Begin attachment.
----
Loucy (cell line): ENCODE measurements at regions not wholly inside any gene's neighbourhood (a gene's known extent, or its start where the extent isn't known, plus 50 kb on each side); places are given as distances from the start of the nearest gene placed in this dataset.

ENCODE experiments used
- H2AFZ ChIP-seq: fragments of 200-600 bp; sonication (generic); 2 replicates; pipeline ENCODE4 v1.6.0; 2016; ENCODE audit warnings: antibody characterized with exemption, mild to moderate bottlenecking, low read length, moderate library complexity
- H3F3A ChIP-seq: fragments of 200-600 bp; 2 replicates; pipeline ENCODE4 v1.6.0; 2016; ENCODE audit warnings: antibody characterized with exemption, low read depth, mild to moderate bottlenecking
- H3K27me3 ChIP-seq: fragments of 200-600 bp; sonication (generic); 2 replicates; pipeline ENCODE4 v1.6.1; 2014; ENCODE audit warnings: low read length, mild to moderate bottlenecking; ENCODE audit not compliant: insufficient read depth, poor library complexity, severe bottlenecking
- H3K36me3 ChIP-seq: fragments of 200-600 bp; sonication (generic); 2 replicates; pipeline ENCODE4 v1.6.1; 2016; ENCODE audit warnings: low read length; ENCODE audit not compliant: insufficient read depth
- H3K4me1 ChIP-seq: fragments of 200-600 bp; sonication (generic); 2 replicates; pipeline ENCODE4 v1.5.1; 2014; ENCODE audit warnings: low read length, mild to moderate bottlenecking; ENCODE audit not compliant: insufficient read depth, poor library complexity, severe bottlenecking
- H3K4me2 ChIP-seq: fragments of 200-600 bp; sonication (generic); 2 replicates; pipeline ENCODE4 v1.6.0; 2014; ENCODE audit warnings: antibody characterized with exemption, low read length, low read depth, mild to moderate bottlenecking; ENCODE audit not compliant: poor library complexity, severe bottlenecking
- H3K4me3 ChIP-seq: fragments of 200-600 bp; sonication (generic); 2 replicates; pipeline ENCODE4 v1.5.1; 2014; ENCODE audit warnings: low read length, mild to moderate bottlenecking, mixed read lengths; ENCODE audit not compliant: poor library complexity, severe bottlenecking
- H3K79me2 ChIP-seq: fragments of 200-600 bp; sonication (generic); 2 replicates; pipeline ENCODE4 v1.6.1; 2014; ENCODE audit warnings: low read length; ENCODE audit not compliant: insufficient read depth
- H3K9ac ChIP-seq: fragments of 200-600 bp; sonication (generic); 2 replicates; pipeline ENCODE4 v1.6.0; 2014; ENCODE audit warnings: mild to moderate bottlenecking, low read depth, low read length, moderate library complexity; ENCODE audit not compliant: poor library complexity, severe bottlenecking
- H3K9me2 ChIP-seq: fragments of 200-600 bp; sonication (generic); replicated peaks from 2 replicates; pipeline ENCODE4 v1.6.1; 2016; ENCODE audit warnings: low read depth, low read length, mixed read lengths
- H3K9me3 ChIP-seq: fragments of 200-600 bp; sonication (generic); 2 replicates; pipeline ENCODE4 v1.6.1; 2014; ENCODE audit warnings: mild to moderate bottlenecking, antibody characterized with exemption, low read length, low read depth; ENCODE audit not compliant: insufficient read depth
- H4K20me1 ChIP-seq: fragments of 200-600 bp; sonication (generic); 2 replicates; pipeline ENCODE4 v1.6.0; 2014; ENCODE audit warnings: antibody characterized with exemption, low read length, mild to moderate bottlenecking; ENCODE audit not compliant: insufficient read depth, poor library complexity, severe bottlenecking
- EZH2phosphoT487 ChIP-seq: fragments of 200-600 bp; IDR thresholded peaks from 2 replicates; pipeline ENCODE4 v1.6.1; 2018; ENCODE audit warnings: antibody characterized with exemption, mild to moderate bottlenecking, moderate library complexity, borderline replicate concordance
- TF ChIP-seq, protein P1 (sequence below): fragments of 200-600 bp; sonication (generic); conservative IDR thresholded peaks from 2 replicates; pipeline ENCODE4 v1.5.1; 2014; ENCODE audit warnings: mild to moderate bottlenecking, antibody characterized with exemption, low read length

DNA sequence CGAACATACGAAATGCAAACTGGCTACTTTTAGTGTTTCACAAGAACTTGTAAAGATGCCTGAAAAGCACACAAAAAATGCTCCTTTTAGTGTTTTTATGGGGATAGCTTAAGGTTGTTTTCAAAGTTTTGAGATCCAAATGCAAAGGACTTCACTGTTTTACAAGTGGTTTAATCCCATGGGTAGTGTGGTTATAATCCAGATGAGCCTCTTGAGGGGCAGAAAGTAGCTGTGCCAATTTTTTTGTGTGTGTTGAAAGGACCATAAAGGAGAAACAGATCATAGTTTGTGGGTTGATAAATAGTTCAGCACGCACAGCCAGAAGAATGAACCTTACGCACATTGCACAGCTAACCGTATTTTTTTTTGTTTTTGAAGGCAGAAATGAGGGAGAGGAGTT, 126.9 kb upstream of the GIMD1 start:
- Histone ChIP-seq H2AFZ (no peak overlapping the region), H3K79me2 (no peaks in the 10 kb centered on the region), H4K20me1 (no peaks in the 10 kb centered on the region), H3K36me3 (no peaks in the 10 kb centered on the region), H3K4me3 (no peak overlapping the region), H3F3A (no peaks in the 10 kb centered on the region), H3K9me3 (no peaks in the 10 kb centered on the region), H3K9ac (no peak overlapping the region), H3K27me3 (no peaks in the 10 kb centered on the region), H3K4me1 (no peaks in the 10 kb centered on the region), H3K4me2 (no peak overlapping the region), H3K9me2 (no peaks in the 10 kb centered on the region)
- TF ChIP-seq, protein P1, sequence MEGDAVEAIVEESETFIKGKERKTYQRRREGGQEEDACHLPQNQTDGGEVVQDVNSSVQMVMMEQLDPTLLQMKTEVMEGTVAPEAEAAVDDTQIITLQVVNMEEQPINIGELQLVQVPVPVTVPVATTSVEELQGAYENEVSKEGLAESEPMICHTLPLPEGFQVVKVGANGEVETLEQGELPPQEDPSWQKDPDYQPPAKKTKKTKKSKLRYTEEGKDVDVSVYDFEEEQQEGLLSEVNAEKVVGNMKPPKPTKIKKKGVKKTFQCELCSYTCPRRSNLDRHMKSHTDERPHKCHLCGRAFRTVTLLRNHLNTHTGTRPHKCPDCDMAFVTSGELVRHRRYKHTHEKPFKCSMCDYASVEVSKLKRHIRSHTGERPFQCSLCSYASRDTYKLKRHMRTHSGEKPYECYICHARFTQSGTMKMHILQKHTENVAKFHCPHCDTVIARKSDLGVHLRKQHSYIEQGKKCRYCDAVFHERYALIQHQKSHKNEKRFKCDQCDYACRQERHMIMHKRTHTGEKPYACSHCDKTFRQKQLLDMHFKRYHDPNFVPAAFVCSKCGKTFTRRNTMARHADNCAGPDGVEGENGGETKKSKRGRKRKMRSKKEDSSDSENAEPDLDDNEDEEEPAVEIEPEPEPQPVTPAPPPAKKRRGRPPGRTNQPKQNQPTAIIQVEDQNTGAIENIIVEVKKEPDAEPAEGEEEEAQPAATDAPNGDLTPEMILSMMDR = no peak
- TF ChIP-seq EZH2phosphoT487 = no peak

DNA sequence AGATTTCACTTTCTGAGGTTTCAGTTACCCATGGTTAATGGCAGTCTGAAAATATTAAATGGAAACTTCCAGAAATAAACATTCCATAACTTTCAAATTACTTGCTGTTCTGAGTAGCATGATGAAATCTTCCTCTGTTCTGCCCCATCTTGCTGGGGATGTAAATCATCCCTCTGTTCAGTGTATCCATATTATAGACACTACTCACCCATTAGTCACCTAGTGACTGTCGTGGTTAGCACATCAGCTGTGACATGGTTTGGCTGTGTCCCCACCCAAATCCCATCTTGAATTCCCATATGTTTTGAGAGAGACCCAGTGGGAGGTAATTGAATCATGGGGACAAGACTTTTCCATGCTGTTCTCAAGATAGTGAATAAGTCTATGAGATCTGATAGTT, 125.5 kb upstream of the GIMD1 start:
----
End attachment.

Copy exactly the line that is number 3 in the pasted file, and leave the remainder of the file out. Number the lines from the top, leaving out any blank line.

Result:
- H2AFZ ChIP-seq: fragments of 200-600 bp; sonication (generic); 2 replicates; pipeline ENCODE4 v1.6.0; 2016; ENCODE audit warnings: antibody characterized with exemption, mild to moderate bottlenecking, low read length, moderate library complexity